FOR IMMEDIATE RELEASE
U.S. Secretary of State Hillary Rodham Clinton and U.S. Permanent Representative to the U.N. Ambassador Susan Rice announce that the United States will seek a seat this year on the United Nations Human Rights Council with the goal of working to make it a more effective body to promote and protect human rights.
The decision is in keeping with the Obama Administration's "new era of engagement" with other nations to advance American security interests and meet the global challenges of the 21st century.
“Human rights are an essential element of American global foreign policy” said Secretary Clinton. “With others, we will engage in the work of improving the UN human rights system to advance the vision of the UN Declaration on Human Rights. The United States helped to found the United Nations and retains a vital stake in advancing that organization's genuine commitment to the human rights values that we share with other member nations. We believe every nation must live by and help shape global rules that ensure people enjoy the right to live freely and participate fully in their societies.”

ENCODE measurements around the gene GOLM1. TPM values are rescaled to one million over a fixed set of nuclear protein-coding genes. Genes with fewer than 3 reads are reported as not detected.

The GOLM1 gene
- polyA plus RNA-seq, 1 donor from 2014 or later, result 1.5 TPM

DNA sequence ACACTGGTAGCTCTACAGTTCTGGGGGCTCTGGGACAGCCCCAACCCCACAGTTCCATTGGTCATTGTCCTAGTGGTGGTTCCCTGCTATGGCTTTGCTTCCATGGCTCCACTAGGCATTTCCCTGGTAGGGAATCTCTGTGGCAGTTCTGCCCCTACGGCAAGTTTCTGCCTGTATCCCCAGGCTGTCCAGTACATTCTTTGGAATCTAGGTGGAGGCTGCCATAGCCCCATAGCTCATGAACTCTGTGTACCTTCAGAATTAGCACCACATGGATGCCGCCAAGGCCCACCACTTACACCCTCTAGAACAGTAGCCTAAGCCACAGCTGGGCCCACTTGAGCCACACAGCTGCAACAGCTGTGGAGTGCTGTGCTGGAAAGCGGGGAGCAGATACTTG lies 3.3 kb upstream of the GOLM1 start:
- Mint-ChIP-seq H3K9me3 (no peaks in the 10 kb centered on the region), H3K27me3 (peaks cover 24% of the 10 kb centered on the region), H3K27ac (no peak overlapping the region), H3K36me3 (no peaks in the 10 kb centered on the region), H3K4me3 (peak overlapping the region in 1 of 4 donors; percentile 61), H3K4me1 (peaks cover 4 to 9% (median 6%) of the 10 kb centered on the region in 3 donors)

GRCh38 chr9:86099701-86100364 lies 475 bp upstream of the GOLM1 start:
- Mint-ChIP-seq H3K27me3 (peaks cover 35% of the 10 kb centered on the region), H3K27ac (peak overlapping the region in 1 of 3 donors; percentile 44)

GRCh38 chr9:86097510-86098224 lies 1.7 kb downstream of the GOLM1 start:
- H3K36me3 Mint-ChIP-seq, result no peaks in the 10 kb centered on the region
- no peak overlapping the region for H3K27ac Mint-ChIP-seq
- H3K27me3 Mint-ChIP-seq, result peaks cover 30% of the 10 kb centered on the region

"Those who suffer from abuse and oppression around the world, as well as those who dedicate their lives to advancing human rights, need the Council to be balanced and credible," said Ambassador Rice. "The U.S. is seeking election to the Council because we believe that working from within, we can make the council a more effective forum to promote and protect human rights. We hope to work in partnership with many countries to achieve a more effective Council."
The Human Rights Council is an inter-governmental body within the UN system made up of 47 elected members whose mission is to strengthen the promotion and protection of human rights globally. The next round of elections to the Council will be held on May 15th in the UN General Assembly in New York. Members will be elected to a three-year term. The Council was created in March 2006, and is scheduled to undergo a formal review of its structure and procedures in 2011, which will offer a significant opportunity for Council reform.
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